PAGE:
Leonard Lauder

Image


Client since: 1992

In the 1990s, Mr. Lauder decided that his collection should become part of a public institution and be supported with ongoing research and programming that would make the works continually relevant. The donation to the Met extends Mr. Lauder’s philanthropic vision of making gifts to museums that strategically build their collections. He has long served as a trustee, President, and Chairman of the Whitney Museum of American Art, to which he has donated hundreds of works of art, including masterpieces by Jasper Johns, Roy Lichtenstein, Claes Oldenburg, Cy Twombly, and Andy Warhol. In 2002 he spearheaded the donation from a group of 11 Whitney trustees of 86 modern and contemporary works selected to build specific areas of its collection. In 2008 he contributed $131 million to the Whitney’s endowment to help ensure its long-term sustainability.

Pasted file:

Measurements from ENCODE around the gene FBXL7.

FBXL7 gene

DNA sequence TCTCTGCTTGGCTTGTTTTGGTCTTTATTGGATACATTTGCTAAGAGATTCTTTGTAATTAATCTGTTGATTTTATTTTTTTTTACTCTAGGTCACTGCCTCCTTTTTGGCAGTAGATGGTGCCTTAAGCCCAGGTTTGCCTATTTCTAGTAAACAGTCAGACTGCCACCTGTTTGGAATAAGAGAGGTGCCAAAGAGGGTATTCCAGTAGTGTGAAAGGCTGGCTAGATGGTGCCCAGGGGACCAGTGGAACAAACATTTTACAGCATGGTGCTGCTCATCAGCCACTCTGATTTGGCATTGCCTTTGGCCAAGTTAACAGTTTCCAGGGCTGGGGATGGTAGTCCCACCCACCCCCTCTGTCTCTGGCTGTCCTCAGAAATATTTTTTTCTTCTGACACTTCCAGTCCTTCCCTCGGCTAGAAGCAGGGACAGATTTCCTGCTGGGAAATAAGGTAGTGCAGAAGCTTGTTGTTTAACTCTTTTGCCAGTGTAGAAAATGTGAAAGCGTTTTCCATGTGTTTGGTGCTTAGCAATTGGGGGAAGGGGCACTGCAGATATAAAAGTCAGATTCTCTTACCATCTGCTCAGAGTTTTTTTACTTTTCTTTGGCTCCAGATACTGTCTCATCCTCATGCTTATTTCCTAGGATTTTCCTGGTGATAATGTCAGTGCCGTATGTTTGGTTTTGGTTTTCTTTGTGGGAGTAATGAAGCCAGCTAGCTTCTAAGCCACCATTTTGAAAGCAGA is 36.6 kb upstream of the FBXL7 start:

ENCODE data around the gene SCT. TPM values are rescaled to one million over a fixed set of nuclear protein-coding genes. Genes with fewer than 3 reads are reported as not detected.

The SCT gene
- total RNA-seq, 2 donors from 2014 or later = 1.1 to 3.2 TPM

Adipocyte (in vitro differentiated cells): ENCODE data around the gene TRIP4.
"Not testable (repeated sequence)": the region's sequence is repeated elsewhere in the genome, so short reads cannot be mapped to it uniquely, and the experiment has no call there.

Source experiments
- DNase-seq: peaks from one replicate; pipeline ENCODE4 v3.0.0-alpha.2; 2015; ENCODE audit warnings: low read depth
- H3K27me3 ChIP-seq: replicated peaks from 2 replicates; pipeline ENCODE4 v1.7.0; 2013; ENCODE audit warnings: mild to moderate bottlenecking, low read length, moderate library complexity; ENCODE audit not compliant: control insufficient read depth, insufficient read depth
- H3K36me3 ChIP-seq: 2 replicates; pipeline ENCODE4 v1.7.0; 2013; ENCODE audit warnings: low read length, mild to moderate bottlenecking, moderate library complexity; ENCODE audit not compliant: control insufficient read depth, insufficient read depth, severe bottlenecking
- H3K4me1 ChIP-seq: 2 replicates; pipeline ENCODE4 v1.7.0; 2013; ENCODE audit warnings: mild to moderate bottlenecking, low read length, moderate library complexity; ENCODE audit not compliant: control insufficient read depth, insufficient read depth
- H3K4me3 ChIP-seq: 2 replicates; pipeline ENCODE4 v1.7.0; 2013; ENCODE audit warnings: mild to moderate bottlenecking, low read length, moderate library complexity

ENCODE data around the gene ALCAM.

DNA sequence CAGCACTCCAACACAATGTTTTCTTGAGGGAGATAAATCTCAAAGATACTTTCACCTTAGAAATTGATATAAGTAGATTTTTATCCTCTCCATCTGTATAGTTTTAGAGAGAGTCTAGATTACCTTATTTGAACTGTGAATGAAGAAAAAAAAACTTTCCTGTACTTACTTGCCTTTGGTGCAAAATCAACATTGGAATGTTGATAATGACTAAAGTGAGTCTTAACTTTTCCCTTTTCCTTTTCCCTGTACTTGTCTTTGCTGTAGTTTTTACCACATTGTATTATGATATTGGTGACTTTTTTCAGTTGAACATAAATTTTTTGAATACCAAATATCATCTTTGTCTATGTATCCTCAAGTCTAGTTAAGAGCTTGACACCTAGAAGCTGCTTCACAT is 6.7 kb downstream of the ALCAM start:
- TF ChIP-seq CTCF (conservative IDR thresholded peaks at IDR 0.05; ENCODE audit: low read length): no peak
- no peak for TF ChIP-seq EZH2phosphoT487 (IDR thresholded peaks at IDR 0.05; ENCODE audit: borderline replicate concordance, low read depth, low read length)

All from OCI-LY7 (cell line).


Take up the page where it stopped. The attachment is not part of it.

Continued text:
Mr. Lauder has long been involved with the Metropolitan Museum and has served as a member of its Visiting Committees for Drawings & Prints and Modern & Contemporary Art since the 1980s. In 1984 he gave his collection of American Art Posters of the 1890s to the Met, which presented them in an exhibition in 1987 accompanied by a major catalogue that continues to be the standard reference in the field. Since that time, Mr. Lauder has continued to acquire works for the collection.

Mr. Lauder, one of the nation’s leading philanthropists, has also been a major supporter of Memorial Sloan-Kettering Cancer Center, University of Pennsylvania, Breast Cancer Research Foundation (BCRF), the Alzheimer Drug Discovery Foundation (ADDF), the Hospital for Special Surgery, and Adventure Playgrounds in Central Park, among hundreds of other cultural, educational, social service, and civic organizations.

 

 

 

Coverage Highlights

RSS feed - Coverage Highlights (opens in new window)

Met Founds Research Institute Centered on Lauder’s Cubist Gift

16
Mar
2015
www.nytimes.com

A Billion-Dollar Gift Gives the Met a New Perspective (Cubist)

09
Apr
2013
www.nytimes.com

Contact